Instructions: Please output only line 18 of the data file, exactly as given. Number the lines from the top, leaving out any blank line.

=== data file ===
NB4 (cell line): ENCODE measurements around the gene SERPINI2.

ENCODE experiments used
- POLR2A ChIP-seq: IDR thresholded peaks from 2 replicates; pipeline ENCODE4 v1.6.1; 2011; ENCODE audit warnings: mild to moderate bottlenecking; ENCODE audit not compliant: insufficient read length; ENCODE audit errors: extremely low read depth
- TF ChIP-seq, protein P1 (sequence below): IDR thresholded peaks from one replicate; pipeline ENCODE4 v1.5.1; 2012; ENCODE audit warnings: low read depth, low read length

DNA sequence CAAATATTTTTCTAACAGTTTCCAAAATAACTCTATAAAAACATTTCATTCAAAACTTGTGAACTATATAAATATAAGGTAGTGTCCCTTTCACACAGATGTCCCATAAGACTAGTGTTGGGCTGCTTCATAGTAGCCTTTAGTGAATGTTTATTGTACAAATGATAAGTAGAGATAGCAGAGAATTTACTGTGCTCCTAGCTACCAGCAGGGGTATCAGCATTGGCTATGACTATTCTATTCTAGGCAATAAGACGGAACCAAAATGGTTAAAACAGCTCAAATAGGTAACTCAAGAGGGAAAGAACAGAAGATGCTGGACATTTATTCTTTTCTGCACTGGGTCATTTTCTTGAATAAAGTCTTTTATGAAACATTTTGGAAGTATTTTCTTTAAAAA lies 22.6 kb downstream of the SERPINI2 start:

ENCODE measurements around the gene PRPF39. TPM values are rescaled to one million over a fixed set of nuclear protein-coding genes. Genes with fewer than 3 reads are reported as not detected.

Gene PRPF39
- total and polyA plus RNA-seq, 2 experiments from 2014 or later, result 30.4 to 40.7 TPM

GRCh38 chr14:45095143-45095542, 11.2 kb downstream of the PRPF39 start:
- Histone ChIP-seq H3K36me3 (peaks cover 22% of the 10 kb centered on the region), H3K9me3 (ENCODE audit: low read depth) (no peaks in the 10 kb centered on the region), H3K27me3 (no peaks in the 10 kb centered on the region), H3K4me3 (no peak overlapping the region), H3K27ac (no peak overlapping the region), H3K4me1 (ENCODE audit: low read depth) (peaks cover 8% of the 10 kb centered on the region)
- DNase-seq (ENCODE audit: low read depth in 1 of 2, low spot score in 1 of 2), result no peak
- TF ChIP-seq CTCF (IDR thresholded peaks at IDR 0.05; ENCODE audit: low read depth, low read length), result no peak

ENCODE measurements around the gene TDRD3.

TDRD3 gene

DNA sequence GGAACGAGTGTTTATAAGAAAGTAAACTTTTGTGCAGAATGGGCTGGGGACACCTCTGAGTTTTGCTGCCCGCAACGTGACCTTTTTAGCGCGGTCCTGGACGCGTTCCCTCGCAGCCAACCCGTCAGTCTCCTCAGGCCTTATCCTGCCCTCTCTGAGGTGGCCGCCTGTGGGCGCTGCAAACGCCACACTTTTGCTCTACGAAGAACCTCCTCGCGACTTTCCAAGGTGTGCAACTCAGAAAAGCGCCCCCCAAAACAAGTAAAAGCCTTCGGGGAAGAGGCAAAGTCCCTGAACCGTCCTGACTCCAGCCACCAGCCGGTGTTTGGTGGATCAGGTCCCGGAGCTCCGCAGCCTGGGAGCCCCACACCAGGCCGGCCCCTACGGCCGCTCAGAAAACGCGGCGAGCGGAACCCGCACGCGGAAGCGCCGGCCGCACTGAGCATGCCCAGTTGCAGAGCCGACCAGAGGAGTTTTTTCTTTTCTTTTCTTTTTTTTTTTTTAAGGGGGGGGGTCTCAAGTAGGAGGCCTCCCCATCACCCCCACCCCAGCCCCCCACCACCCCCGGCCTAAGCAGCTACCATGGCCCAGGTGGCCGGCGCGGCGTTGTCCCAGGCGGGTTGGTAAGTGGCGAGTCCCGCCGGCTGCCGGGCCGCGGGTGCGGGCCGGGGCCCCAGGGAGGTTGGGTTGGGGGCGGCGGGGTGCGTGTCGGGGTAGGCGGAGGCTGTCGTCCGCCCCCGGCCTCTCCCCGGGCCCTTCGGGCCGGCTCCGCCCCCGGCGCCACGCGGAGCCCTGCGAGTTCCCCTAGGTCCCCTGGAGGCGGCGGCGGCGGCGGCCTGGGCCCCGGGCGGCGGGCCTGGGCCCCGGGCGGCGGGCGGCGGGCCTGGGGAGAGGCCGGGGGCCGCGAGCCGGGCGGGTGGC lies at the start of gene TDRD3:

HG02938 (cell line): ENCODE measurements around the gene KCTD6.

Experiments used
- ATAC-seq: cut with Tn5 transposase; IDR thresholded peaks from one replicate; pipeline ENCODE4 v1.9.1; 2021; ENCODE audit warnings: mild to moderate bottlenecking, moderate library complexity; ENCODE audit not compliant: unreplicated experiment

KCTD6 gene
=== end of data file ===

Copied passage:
- ATAC-seq: cut with Tn5 transposase; IDR thresholded peaks from one replicate; pipeline ENCODE4 v1.9.1; 2021; ENCODE audit warnings: mild to moderate bottlenecking, moderate library complexity; ENCODE audit not compliant: unreplicated experiment